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Answering a specific question, I stumbled upon while trying to interpret the Python Document

Referring to the documentation for os.uname and os.unsetenv(varname) in os — Miscellaneous operating system interfaces, I wondered how to interpret

Availability: recent flavors of Unix.

Availability: most flavors of Unix, Windows.

How to determine what recent and most means. How do I know if my Python Script is supposed to work properly on a particular system I am targeting. Should I always rely on the fact

     <do something>
except <some-failure>:

for example

    import os
    _uname = os.uname()
except AttributeError:
    import platform
    _uname = platform.uname()

Even when I know about the Unix Flavor and Version I am targeting?

share|improve this question
These are the limitations of documentation. Unless you have someone dedicated to testing and updating the docs, this is what you end up with. This is not python specific, but unfortunately it is fairly universal. I hope you get an answer and we can add it to the docs, though - but 1 year from now it will be "recent flavors of Unix" – Dan Hoerst Jan 13 '13 at 6:32
@DanHoerst: Yes you have some convincing argument. I am not being nitpick but rather trying to figure out what the general consensus is and what people are used to. – Abhijit Jan 13 '13 at 6:36
No I totally understand. I'm just addressing the issue of documentation, both open source and in general, as a whole. Unfortunately I don't see a solution yet as most contributors/developers want to actually develop and not write docs. – Dan Hoerst Jan 13 '13 at 6:38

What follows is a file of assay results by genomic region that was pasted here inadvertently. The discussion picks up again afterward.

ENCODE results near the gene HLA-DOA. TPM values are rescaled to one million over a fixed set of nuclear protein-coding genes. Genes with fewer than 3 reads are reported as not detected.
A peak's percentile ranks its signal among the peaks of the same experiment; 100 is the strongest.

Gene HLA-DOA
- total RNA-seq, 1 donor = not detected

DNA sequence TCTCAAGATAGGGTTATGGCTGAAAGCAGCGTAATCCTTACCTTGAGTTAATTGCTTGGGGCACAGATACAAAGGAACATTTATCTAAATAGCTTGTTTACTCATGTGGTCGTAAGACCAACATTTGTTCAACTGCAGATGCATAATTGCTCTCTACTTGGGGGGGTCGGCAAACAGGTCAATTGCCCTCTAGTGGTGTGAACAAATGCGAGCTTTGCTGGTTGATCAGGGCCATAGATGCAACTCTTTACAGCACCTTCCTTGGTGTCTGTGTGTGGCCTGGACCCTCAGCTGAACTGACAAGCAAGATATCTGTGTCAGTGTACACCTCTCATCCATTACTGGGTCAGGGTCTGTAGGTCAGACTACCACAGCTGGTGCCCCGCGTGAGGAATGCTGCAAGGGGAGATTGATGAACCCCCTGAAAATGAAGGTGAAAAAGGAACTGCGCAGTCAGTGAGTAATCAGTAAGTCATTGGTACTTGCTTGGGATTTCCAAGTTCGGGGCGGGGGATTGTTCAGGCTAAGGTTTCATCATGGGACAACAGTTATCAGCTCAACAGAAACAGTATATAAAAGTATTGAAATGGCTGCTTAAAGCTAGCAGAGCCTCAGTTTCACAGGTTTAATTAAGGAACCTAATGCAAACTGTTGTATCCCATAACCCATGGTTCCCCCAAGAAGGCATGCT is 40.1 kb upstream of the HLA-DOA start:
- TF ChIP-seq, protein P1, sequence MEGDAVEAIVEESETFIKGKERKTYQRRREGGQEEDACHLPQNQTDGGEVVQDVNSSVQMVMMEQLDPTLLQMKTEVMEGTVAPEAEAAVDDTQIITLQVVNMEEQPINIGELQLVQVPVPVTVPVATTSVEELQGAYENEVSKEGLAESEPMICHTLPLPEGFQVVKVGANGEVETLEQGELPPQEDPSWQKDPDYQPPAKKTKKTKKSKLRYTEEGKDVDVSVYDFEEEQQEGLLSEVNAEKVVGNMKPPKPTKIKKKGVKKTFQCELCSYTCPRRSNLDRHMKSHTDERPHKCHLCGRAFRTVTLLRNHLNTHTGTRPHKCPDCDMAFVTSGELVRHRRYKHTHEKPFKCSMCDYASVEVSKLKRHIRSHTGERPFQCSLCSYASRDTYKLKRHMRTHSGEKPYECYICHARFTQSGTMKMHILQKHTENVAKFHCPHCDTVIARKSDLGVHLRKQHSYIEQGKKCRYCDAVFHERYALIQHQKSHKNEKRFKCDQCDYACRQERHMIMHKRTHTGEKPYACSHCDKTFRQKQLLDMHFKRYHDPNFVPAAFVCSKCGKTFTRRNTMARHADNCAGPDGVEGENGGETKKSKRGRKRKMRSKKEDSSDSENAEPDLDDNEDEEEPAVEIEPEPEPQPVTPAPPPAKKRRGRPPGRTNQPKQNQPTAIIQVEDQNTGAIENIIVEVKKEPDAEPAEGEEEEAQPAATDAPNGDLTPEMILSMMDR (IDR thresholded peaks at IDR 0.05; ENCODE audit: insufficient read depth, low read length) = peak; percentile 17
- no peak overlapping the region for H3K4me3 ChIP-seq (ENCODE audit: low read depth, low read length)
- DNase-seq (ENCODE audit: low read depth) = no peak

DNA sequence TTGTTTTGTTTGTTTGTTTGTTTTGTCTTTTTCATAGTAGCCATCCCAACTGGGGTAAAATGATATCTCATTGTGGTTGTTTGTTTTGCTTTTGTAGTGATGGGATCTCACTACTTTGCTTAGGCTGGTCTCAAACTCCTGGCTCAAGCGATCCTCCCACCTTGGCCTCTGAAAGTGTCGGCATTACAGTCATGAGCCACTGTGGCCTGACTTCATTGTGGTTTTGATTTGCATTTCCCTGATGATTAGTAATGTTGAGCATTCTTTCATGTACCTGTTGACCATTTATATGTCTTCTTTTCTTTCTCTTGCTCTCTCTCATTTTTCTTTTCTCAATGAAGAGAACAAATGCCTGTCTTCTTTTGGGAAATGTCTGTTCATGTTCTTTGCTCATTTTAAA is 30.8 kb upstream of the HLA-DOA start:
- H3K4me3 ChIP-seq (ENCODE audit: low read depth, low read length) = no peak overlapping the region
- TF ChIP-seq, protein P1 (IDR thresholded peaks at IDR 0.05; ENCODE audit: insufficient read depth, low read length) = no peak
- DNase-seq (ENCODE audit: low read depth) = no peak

@downvoters: Please explain – Abhijit Jan 13 '13 at 7:15
up vote 2 down vote accepted

Yes, you should always use the try-except form, simply because it will work everywhere the "unsafe" version works, and also potentially in places it does not.

For this particular Python function, however, you could use a little domain-specific knowledge to reason about where it would work. os.uname is based on the system call bearing the same name. From man 2 uname, we get the availability as being "SVr4, POSIX.1-2001", meaning that it will be available on any Linux distribution based on the 2001 version of the POSIX standard or later (or those coming from SVr4). That is, in effect, every Linux distribution you will encounter on a personal computer.

share|improve this answer
This is what my understanding as of now. I was just wondering if making the documents more specific would had been better. But when you write a cross platform script you would always end up thinking about alternatives as its always not possible to test across all platforms. – Abhijit Jan 13 '13 at 6:32

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